A new spiritual biography of the great Christian scholar and author C. S. Lewis, released in anticipation of the 50th anniversary of his death, portrays a man utterly transformed by his conversion to Christianity – only in Jesus did this proud loner find friends, joy, and laughter.
"If you listen to the people who actually knew Lewis, his whole life is full of joy and laughter – after he became a Christian," Devin Brown, professor of English at Asbury University and author of A Life Observed: A Spiritual Biography of C. S. Lewis, told The Christian Post in a Wednesday interview. His major takeaway from 15 years of studying Lewis is that the Chronicles of Narnia author's gradual conversion fundamentally transformed his life from sorrow into joy.
"Before he became a Christian, he had one neighborhood boy who was his friend, but more of a pen pal, and his brother – he just liked being around with his books," Brown explained. The young Lewis was proud of being smarter than others, and that isolated him. Although the Oxford don was an atheist, he found the "hard reality of atoms and molecules" quite dull.
Lewis didn't turn around in a day, his conversion took at least two stages and more than a year, Brown noted. Even after Lewis rejected materialism, admitted God was God, and became "the most reluctant convert in all of England," he was still not yet a Christian.
While at Oxford, Lewis came in contact with strong believers. "All the books he seemed to like were written by Christians and all the friends he liked were Christians," Brown explained. Through a sort of "good infection," like the one Lewis wrote about in Mere Christianity, he finally accepted the saving grace of Jesus Christ.
Then Lewis' joy blossomed, the biographer explained. "You get a taste of it in Narnia," he said, noting that when the White Witch is dethroned, the whole world takes on a tone of "celebration, merriment, laughter, joy."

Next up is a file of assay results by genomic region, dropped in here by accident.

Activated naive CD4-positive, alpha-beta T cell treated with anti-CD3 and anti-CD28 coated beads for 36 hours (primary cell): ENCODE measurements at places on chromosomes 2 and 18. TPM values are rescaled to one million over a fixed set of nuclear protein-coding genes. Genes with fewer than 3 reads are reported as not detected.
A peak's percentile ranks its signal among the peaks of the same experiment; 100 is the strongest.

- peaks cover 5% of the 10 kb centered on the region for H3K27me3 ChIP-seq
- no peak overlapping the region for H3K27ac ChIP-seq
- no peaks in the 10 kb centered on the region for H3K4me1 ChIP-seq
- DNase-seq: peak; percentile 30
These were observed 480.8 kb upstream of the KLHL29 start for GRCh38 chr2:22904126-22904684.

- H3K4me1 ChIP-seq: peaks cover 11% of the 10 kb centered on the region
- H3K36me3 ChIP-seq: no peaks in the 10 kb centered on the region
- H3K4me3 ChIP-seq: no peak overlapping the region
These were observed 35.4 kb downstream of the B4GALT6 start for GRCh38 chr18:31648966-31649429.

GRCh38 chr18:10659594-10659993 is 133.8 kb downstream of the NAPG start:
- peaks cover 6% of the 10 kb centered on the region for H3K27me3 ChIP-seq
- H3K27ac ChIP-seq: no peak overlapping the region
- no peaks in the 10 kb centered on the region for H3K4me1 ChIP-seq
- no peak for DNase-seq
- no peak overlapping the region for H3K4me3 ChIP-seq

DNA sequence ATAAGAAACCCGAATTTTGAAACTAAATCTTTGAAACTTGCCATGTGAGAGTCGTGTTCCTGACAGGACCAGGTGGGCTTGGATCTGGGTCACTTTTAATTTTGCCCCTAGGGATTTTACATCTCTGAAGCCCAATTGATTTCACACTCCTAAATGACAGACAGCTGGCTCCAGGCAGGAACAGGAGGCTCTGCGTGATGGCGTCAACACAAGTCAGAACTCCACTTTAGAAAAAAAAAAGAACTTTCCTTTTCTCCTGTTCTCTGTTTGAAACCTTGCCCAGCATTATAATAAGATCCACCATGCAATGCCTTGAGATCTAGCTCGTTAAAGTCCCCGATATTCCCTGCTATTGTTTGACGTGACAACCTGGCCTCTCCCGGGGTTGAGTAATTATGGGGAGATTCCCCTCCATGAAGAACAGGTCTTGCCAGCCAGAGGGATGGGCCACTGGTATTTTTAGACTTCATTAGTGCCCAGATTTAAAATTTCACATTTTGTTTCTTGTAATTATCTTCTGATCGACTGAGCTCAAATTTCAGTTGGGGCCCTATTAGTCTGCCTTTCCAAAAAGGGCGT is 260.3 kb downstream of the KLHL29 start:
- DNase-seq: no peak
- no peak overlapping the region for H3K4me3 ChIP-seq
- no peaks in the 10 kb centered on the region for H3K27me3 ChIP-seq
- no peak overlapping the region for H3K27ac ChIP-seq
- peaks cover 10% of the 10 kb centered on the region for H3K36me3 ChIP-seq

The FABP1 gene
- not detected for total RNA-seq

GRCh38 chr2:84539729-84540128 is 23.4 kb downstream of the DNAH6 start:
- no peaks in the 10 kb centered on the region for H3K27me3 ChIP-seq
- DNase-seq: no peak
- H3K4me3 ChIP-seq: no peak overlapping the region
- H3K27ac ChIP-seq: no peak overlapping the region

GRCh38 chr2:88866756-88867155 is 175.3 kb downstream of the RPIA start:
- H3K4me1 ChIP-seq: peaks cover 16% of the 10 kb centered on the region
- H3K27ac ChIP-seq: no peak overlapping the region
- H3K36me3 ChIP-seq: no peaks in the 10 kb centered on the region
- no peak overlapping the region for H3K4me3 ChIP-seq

"We often as Christians save these things for holidays and birthdays, and they should be a part of every day," Brown argued. Many non-Christians see believers as legalistic, judgmental, and sad, but the true heart of the Bible and the Holy Spirit is joy, the biographer argued. Christians should live out an infectious love of God that shines deep-seated delight from the heart.
After Lewis converted, his reading remained important, but he began to deepen the friendships in his life and to allow his experiences to affect his writing. Brown paraphrased a telling passage in the introduction of the Screwtape Letters, where Lewis wrote that he had something "better than books if you want to learn about how temptation works and evil works – my heart, my own heart."
That heart also knew sorrow, following the death of Lewis' wife, Joy Gresham. "The answer is not that if we were God-like or Christ-like we would not have any anguish," the biographer acknowledged. But even that pain can bring us closer to God, as the Oxford don wrote in A Grief Observed, a book Lewis wrote in one sitting. Brown paraphrased Lewis again, saying "Man, am I glad that we have story of Jesus in Gethsemane!"
The biographer noted that many biographies have already been written about the famous author of The Chronicles of Narnia, but he said that his is unique because it focuses on the spiritual aspect of the man's life – the part that even Lewis would have called most important. "I don't know that anybody's actually focused on his spiritual journey," Brown said. He mimicked the title of one of Lewis' most personal books in order to emphasize that his biography breaks through to the kernel of the scholar's relationship with God.
Brown testified that Lewis became more and more humble throughout his life. In the last book the Oxford don published, Letters to Malcolm, his joyful confidence in God shines through. "All these speculations, they're just guesses. I could be wrong. But if I'm wrong, the truth is even better than what I'm thinking," Devin paraphrased.